BeehiveBy beehive.govt.nz
    3 days ago
  • Luxon Tokyo-bound for political and business visit
    Prime Minister Christopher Luxon will travel to Japan from 16-20 June, his first visit as Prime Minister.   “Japan is incredibly important to New Zealand's prosperity. It is the world’s fourth largest economy, and our fourth largest export destination.  “As you know, growing the economy is my number one priority. A strong economy means ...
    BeehiveBy beehive.govt.nz
    4 days ago
  • Bayly travels to Singapore for scam prevention meetings
    Minister of Commerce and Consumer Affairs, Andrew Bayly, travels to Singapore today to attend scam and fraud prevention meetings. “Scams are a growing international problem, and we are not immune in New Zealand. Organised criminal networks operate across borders, and we need to work with our Asia-Pacific partners to tackle ...
    BeehiveBy beehive.govt.nz
    4 days ago
  • More help for homeowners impacted by severe weather
    People who were displaced by severe weather events in 2022 and 2023 will be supported by the extension of Temporary Accommodation Assistance through to 30 June 2025. Social Development and Employment Minister Louise Upston says the coalition Government is continuing to help to those who were forced out of their ...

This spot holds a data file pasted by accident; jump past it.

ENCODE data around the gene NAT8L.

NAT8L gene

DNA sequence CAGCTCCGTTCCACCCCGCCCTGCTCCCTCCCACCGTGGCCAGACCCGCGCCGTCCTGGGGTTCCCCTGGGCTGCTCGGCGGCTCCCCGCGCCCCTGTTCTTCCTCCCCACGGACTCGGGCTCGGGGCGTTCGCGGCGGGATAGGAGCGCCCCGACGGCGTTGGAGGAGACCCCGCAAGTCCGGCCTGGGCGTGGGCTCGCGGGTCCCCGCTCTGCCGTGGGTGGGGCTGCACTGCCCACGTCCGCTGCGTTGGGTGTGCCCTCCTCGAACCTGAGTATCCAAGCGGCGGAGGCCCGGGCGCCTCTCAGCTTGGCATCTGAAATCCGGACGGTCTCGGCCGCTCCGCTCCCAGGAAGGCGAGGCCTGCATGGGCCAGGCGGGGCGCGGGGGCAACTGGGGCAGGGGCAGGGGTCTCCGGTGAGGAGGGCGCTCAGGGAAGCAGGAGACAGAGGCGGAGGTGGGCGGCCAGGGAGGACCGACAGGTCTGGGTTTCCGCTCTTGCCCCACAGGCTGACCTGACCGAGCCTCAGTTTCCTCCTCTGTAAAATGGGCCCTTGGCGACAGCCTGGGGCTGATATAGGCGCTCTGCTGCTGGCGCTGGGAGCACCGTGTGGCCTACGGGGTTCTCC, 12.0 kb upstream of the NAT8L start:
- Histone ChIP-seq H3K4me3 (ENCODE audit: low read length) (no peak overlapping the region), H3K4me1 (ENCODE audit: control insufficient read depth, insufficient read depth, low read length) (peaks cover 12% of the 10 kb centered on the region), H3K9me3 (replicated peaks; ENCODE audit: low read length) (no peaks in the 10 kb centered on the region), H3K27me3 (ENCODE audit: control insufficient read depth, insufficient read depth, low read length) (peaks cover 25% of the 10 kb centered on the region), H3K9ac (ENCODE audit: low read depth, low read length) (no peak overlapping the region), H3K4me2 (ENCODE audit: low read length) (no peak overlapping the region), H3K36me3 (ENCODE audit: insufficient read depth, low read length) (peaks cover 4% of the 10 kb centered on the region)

BeehiveBy beehive.govt.nz
    5 days ago
  • Government to reverse oil and gas exploration ban
    Removing the ban on petroleum exploration beyond onshore Taranaki is part of a suite of proposed amendments to the Crown Minerals Act to deal with the energy security challenges posed by rapidly declining natural gas reserves, Resources Minister Shane Jones says. “Natural gas is critical to keeping our lights on ...
    BeehiveBy beehive.govt.nz
    5 days ago
  • New Zealand and Malaysia to intensify connections
    New Zealand and Malaysia intend to intensify their long-standing, deep connections, Foreign Minister Winston Peters says.    “Malaysia is one of New Zealand’s oldest friends in South-East Asia – and both countries intend to get more out of the relationship," Mr Peters says.   "Our connections already run deep and ...
    BeehiveBy beehive.govt.nz
    6 days ago
  • Ending contracted emergency housing motels in Rotorua
    The end of Contracted Emergency Housing (CEH) motels in Rotorua is nearing another milestone as the Ministry of Housing and Urban Development (HUD) announces it will not renew consents for six of the original 13 motels, Associate Housing Minister Tama Potaka says. The government is committed to stop using CEH ...
    BeehiveBy beehive.govt.nz
    6 days ago
  • First Home Grant closure exemptions
    The Government is providing a narrow exemption from the discontinuation of the First Home Grant for first home buyers who may face unfair situations as a result, Housing Minister Chris Bishop says. “The First Home Grant scheme was closed with immediate effect on 22 May 2024, with savings being reprioritised ...
    BeehiveBy beehive.govt.nz
    7 days ago
  • Faster consenting for flood protection projects in Hawke's Bay
    Work to increase flood resilience in Hawke’s Bay can start sooner, thanks to a new fast consenting process, Minister for Emergency Management and Recovery Mark Mitchell and Environment Minister Penny Simmonds say.  “Faster consenting means work to build stop banks, spillways and other infrastructure can get underway sooner, increasing flood ...